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LA Times Columnist Perturbed Californians Reject Higher Taxes

Californians just used the democratic process to vote down a series of proposals that would have raised taxes in certain areas. Proponents, namely Republican Gov. Arnold Schwarzenegger, argued those increases would cure the state’s budget deficit woes.

But the propositions’ defeat upset Los Angeles Times columnist Michael Hiltzik who criticized Schwarzenegger for not successfully convincing voters to raise taxes

Hiltzik wrote in his May 21 column that the notion California has high taxes is a lie and ripped into Schwarzenegger for missing a “golden opportunity to give Californians the truth.” The truth according to Hiltzik was that Californians don’t pay enough taxes.

“The most onerous lie is that Californians are burdened by the highest state taxes in the nation,” Hiltzik wrote. “The truth, according to 2006 figures derived from the U.S. Census, is that as a percentage of all personal income, California's tax and fee schedule ranks 18th in the country.”

However, as the Heritage Foundation’s blog The Foundry observed, the tax burden is a little more complex than Hiltzik let on. Conn Carroll said in a May 21 post the deficit problem in California isn’t about paying too little in taxes, as Hiltzik suggested, it’s that the government is spending too much:

In other taxing categories, California either leads the league or is in the top 10 nationally, including:

    Corporate Taxes - California has the highest corporate income taxes in the West. Even Apple, the star of California’s technology economy set up a company in Nevada to avoid the state’s high tax rates. Only seven states have higher corporate rates.Income Taxes - California has the most progressive tax scheme in the country including the second highest rate in the nation for those making more than $1 million.Sales Taxes - California enforces a number of sales taxes including a general sales tax, a gas tax, and a cigarette tax. Overall California has the 13th highest state and local sales tax burden in the nation.Total Tax Burden - According to the Tax Foundation, once all state and local taxes are taken into account, Californians face the nation’s 6th highest tax burden.

So if low taxes are not to blame for California’s huge deficits, what is? Spending.

Hiltzik also claimed higher taxes would not scare away investment in the state because the wealthiest don’t actually pay their “fair share.”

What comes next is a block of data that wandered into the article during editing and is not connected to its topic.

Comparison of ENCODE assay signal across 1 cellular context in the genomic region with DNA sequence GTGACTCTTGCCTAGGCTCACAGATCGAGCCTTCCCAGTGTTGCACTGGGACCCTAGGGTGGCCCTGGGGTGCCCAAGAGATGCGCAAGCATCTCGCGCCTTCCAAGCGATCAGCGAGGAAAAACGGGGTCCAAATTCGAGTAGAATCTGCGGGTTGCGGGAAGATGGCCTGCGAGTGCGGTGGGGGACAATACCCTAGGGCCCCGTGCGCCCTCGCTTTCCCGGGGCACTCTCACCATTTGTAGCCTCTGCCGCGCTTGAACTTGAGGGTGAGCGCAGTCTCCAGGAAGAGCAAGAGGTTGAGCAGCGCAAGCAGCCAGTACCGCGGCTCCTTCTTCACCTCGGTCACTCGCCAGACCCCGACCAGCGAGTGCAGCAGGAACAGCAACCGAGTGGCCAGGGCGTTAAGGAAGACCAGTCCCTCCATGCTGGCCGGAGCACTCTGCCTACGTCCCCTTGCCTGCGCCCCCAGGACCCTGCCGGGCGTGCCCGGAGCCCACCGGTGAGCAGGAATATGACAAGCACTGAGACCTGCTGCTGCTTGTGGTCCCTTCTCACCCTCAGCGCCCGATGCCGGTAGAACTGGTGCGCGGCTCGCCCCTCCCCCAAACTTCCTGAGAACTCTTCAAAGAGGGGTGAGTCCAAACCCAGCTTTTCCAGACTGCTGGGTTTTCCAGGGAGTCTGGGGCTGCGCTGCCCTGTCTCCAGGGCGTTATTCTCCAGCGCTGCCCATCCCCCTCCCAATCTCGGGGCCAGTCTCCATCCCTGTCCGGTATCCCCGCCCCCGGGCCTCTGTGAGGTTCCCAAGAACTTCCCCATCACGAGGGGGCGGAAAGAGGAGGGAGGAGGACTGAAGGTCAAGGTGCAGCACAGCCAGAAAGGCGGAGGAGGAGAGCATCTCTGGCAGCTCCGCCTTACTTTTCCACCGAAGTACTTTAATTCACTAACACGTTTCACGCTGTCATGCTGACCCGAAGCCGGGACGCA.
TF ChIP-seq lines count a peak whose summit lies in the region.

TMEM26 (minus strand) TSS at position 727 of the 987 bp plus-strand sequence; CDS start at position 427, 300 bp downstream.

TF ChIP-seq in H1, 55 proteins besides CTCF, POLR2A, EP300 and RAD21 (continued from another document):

“Then there's the canard that we unfairly soak our rich. This is supposedly a no-no, because the rich might flee, taking with them their sterling job-creating potential,” Hiltzik wrote. “The dirty little secret, according to Citizens for Tax Justice, a left-leaning nonprofit group, is that California's wealthiest residents shoulder the lightest burden of any income group in the state. The top 1% of California income-earners (average 2007 income: $2.3 million) paid 7.4% of their income in various state taxes last year, counting the federal deduction for state taxes. The highest rate was paid by the poorest residents. Those earning $20,000 or less, with average income of $12,600, forked over 10.2% of their earnings in sales, excise, property and other levies.”

There is evidence that contradicts Hiltzik on that point and suggests that California and other high income tax states are being penalized for their tax rates. An op-ed in the May 18 Wall Street Journal by Arthur Laffer and Steve Moore noted tangible proof that higher taxes are driving people to states with lower taxes.

“Updating some research from Richard Vedder of Ohio University, we found that from 1998 to 2007, more than 1,100 people every day including Sundays and holidays moved from the nine highest income-tax states such as California, New Jersey, New York and Ohio and relocated mostly to the nine tax-haven states with no income tax, including Florida, Nevada, New Hampshire and Texas,” Laffer and Moore wrote. “We also found that over these same years the no-income tax states created 89% more jobs and had 32% faster personal income growth than their high-tax counterparts.”